Traveling Trails Less Traveled. By Buckshot Anderson
For May 4th, 2007 Edition.
I would imagine one of the prime reasons folks enjoy living and or vacationing in the spectacular north woods is the wide variety of flora and fauna old Ma Nature provides for our viewing pleasure. And I can name a quite a few persons who go to great lengths in attempting to improve on Ma's basic décor in an attempt to lure more winged and fur covered critters to live on or visit their property.
Wifee poo is a prime example. She plants many types of flowers and shrubs around our house that attracts numerous deer who come and dine on them, (much to her displeasure) as well as squirrels, chipmunks, and a multitude of birds. Bird feeders and birdhouses abound on our little sliver of heaven, which beckon species such as bluebirds, tree swallows, sparrows and wood ducks to come and raise their young.
Last summer one of my long time pals introduced me to a unique program, which is sponsored by the Department of Wildlife ecology at UW - Madison. The project name "Coverts" is a 14th century English word describing a dense thicket that provides shelter for wildlife.
My pal, Roger Stoeckmann, attended the 3-day workshop during the summer of 2006 and came away expounding glowing praise for the program. Currently he is developing his own personal program to improve his 40-acre parcel to enhance the wooded area to support more wildlife.
One species of game bird that was once very common in our area, as well as much of the northern regions of North America east of the Mississippi Rive is the woodcock, often referred to as a "timberdoodle." Continental populations of 'doodles has dropped steadily in the last few decades to the point that just sighting one is a somewhat rare occurrence.
The same can be said of our local ruffed grouse populations, although it appears their numbers are presently on an upswing after many seasons of lower than normal numbers of birds. These are but two species of wildlife the Coverts projects hopes to help recover their numbers and sustain greater population numbers.
The 3-day workshop is geared to show landowners how to manage their property to improve habitat, which will make a big difference in how many critters live on or visit your land. Tips will also be shared how you might benefit financially from your land's facelift. And you'll get a binder stuffed full of literature and other resources on how to manage your woodlands. You will also receive information on whom you might contact for additional information or help in developing your own personal woodlands improvement program.
The 3-day workshop is free, and includes lodging and meals, thanks to the following sponsors: The Ruffed Grouse Society, Wisconsin Environmental Education Board, Louisiana-Pacific Corporation, the UW - Extension and UW - Madison, Dept. of Wildlife Ecology.
In exchange for the free workshop, participants agree to become Coverts Cooperators, implementing or reviewing their own written woodland management plan, reaching out to others in their communities, and encouraging sound land stewardship.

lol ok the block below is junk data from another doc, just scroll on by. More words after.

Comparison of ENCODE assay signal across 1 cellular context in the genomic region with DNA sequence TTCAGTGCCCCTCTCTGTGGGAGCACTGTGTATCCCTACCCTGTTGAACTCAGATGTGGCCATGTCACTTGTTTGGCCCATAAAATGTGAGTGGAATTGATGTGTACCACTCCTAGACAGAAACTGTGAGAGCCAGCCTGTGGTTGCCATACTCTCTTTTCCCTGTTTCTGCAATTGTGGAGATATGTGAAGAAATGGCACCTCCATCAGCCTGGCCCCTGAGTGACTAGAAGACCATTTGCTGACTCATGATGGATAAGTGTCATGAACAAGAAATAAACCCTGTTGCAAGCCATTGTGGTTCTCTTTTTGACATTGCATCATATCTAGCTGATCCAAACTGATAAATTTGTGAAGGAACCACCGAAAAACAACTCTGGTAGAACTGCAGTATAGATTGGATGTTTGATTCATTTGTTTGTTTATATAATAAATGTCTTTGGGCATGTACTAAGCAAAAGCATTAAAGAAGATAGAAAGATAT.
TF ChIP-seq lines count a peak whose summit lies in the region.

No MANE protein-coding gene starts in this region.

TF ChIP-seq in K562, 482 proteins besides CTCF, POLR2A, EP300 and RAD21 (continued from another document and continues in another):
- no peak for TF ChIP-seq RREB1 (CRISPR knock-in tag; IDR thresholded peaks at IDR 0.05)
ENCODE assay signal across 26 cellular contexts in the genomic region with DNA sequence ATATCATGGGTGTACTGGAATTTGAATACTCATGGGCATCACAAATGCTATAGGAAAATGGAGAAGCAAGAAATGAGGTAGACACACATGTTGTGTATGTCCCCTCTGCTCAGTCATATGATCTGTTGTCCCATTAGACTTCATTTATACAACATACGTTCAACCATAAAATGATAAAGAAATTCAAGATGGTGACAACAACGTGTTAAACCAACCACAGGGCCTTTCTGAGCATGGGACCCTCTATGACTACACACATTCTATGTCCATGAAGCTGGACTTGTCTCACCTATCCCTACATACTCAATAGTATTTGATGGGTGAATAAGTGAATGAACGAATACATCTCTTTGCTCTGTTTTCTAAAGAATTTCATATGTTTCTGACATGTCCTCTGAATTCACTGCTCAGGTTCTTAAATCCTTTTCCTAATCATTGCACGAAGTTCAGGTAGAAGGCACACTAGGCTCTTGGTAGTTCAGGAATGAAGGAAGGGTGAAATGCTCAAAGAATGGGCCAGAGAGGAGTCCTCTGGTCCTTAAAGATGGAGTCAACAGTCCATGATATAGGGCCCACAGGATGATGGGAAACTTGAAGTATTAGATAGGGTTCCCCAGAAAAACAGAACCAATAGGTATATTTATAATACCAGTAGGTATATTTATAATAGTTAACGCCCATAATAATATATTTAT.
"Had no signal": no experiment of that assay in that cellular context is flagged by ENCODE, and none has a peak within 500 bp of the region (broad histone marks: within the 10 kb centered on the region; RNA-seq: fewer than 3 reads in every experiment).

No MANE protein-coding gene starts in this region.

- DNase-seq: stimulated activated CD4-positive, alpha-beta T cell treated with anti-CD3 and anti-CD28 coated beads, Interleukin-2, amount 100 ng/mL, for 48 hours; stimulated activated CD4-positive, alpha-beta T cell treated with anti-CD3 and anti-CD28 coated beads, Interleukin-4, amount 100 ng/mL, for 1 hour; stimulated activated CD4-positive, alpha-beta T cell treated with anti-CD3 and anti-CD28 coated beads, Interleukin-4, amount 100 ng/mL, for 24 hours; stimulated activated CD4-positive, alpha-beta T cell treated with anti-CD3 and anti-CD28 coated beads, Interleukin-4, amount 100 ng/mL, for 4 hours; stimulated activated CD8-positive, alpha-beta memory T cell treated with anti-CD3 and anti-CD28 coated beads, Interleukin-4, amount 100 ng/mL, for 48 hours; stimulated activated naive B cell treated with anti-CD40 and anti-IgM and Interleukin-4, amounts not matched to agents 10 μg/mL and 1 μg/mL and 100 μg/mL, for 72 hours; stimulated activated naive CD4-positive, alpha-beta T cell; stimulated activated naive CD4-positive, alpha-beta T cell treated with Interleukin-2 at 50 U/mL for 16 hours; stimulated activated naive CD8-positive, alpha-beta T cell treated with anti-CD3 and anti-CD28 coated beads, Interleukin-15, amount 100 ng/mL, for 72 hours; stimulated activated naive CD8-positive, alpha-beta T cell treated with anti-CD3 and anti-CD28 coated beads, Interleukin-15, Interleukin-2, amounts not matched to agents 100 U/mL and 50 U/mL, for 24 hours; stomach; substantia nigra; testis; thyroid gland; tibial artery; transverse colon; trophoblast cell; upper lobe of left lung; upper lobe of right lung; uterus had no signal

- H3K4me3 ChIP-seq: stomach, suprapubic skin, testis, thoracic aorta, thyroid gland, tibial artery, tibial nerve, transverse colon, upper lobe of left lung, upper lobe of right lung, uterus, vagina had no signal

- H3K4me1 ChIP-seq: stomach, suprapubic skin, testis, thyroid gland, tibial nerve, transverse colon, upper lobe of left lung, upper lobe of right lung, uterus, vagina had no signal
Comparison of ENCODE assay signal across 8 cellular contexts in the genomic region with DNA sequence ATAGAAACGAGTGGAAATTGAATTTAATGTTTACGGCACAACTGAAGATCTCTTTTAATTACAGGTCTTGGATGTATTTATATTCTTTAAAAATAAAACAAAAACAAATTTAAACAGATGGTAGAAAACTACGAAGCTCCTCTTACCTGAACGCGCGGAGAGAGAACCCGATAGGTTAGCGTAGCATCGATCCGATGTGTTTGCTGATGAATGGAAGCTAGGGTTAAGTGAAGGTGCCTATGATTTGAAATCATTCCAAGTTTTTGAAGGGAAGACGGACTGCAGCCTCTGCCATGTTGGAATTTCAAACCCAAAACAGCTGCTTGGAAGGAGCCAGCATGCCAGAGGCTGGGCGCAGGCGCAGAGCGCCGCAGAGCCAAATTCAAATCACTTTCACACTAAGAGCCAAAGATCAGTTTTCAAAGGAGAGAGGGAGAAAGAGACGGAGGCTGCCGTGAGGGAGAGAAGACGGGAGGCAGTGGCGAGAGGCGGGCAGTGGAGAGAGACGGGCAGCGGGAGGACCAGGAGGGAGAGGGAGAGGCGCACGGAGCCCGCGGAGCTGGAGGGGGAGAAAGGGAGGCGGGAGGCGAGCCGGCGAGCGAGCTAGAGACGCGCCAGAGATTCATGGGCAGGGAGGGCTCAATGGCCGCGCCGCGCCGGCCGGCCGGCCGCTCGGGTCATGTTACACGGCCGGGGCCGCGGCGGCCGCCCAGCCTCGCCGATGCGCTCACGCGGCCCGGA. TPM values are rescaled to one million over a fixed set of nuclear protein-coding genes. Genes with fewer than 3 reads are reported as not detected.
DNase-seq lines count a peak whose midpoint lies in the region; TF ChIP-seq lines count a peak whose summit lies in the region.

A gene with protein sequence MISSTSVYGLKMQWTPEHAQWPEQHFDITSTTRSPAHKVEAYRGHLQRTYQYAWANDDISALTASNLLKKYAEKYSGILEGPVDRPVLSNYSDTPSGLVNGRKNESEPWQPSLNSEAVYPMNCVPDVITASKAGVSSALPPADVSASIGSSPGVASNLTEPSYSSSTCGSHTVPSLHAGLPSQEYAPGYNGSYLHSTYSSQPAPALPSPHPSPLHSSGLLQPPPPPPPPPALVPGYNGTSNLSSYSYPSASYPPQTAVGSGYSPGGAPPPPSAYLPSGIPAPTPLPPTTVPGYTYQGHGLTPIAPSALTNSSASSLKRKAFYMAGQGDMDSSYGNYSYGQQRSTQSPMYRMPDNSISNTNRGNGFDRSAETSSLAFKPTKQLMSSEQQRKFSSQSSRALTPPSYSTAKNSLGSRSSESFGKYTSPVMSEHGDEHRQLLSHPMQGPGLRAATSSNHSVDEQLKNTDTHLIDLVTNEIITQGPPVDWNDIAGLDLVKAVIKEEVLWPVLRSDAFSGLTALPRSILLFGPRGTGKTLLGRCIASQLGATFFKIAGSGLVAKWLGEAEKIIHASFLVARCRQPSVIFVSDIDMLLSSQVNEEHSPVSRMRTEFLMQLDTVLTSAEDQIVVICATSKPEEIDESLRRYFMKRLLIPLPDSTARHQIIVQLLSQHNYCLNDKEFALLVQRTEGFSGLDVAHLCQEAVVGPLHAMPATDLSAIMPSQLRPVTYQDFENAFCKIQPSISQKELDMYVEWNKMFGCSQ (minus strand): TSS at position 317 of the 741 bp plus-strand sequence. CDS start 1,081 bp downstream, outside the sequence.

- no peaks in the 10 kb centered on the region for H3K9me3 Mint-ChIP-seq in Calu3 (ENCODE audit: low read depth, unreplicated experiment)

Since the WI Coverts Project's beginnings in 1994, 325 Coverts cooperators representing 297 properties have attended Wisconsin's 13 workshops. This has resulted in managing 299,000 acres of Wisconsin's woodlands!
Coverts Cooperators have reached out to over 5,750 other landowners in the state, which has accounted for an additional 261,000 acres being added to the total.
The 2007 Coverts Workshop will be held on August 23 - 26 at Bethel Horizons in Dodgeville, WI.
Bethel Horizons is located on 550 acres bordering Governor Dodge State Park. The Prairie Center has been reserved for use, which is a beautiful facility overlooking the rolling hills of the Driftless Area. The facility includes 16 rooms each with a mix of twin and bunk beds as well as a private bathroom. There is a spacious meeting and dining room, fireplace, nature center, trail system and much more!
There are but 25 spaces available and applications are due by June 15, 2007. There is no minimum acreage requirement, and the Coverts staff is most interested in persons with outreach potential and influence in their respective communities.
For more information on the WI Coverts Project you may visit the WI Coverts Project website (http://wildlife.wisc.edu/extension/wicovertsproject.html) or contact: Jamie Nack, WI Coverts Project Coordinator, UW - Madison Dept. of Wildlife Ecology, 211 Russell Labs, 1630 linden Drive, Madison, WI 53706.
Phone (608) 265-8264, or E-mail: email@example.com
Mr. Leon "Buckshot" Anderson is one of the few old time hunting and fishing guides left in Northern Wisconsin. Buckshot is a personal friend of the family and has known and worked with my grandfather, Howard "Pop" Dean, both of whom are members of the fresh water fishing hall of fame, Legendary Guide. Buckshot has authored 7 books on the great outdoors. All of his books can be purchased directly from him, at a discount, by email: firstname.lastname@example.org or by mail to: 2220 Deadman's Gulch Road, St. Germain, WI 54558.
Books by Leon "Buckshot" Anderson Click Here
Yes; Deadman's Gulch is the correct name, I have been on that road many times. Sincerely David D. Cruger
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